A high-profile trial involving a missing East Valley boy once again has been pushed back, as a judge ruled Friday that his mother is not competent to stand trial.
Maricopa County Superior Court Judge Paul McMurdie said he believes Elizabeth Johnson’s mental state can be restored, and doctors will need to conduct further evaluations that will help him decide whether she returns to court or heads to a state mental hospital.
McMurdie rendered his decision after prosecutors and Johnson’s defense attorney argued for four hours Friday over whether she understands what she’s doing.
Johnson, 25, has been incarcerated in Maricopa County’s Estrella jail on charges of kidnapping, child abuse, custodial interference and conspiracy to commit custodial interference since her December 2009 arrest in Florida following statements to authorities and her estranged boyfriend and child’s father Logan McQueary of Gilbert that she killed her son Gabriel and also that she gave him away in San Antonio. In mid-December 2009, when he was eight months old, Johnson took the boy to that city and stayed at a motel where she claimed to have given him to a couple she did not know.
McQueary on Friday expressed frustration with his child’s mother.
“I think Elizabeth is just playing around and not owning up to what she’s done,” he said. “It’s taken a long time to get to this point, but I know she’s capable of talking. I don’t think her attorneys know what to do, but they can’t do anything until she talks.
“She’s being a coward and making the case all about her.”
McMurdie’s decision is another turn in the case that has gained national attention and now has spanned six attorneys who have tried to defend Johnson, all of whom have said she is not giving them information and they cannot get anywhere with her, including current defender Daniel Raynak. She also has had six evaluations by psychologists, all of whom have made different decisions involving her competency to stand trial.
“I think she’s mentally ill,” Raynak said outside the courtroom.
No further court dates are pending at this time, but doctors again will have to evaluate Johnson and submit their reports to the judge within 60 days.
“This woman is not restorable to competency. It’s never going to happen,” Raynak said. “She has no sense of reality and there is no sense of dealing.
“Not once has she talked about a single fact of the case. Never have I had anyone with a complete lack of inability to focus in on what matters. The closest person on Earth, she won’t confide in,” he said, referring to his client’s grandfather Robert Johnson. “We can’t conduct a defense when she’s going to broadcast what we say to everyone,” referring to recorded jail conversations with relatives and apparent attempts to reach out to news media.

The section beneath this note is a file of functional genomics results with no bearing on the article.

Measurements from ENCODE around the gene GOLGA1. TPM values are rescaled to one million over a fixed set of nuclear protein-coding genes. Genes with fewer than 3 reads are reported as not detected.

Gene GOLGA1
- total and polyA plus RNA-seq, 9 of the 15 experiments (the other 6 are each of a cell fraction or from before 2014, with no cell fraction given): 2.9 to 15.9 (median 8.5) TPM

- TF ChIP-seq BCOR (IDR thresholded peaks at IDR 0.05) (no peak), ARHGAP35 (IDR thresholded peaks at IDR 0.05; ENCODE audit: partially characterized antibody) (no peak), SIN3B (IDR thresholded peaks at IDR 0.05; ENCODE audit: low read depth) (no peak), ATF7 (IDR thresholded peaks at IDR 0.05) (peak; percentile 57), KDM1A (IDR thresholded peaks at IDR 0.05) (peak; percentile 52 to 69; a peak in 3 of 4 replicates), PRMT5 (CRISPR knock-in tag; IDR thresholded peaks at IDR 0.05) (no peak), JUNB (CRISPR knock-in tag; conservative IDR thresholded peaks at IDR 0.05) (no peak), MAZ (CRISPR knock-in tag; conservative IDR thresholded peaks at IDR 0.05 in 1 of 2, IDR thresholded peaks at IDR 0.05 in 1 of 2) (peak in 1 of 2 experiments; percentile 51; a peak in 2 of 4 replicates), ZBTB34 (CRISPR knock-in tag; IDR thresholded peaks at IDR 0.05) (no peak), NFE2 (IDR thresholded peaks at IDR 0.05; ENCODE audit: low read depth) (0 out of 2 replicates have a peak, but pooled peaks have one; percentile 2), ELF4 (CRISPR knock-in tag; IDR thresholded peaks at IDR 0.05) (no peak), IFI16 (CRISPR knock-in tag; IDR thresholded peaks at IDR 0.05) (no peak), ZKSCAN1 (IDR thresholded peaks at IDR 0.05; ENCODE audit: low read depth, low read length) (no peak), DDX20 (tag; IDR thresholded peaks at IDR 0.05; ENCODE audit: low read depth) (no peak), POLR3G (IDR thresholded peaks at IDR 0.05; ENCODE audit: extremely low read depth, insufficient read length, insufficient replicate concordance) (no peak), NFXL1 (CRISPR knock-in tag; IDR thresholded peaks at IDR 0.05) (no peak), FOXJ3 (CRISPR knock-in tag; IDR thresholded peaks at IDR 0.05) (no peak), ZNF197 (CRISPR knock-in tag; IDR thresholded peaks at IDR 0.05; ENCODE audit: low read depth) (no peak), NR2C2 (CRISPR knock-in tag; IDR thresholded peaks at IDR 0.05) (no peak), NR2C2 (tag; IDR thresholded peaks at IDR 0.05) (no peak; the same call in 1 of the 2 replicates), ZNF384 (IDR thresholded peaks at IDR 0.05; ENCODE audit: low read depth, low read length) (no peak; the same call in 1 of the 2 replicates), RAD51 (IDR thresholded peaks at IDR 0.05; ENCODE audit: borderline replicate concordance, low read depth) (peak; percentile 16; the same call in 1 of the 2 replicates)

Prosecutors argued that Johnson knows what’s going on.
“She’s very fond of her attorneys until something happens that doesn’t go her way, then she gets upset,” said Maricopa County deputy prosecutor Angela Andrews.
Tammi Smith of Scottsdale, a woman who once was interested in adopting Gabriel, will appear in court in February in charges of forgery, custodial interference and conspiracy to commit custodial interference in connection with the Gabriel case.
“The case is about Gabriel,” McQueary said. “We still don’t know where he is.”
Johnson, who was present in court on Friday wearing a striped jail uniform, stared straight ahead and left the courtroom with tears in her eyes after the judge’s ruling and brief meeting with Raynak.
McMurdie’s decision on Friday marked the second time that Johnson was deemed incompetent to stand trial.
In early June 2010, the judge first ruled that she was incompetent to stand trial, but mentally restorable through counseling and medication after reviewing psycholigist’s Dr. Thomas Russell Geen’s report he submitted to the court.
Slightly more than three months later, Johnson’s restoration process was ruled complete.
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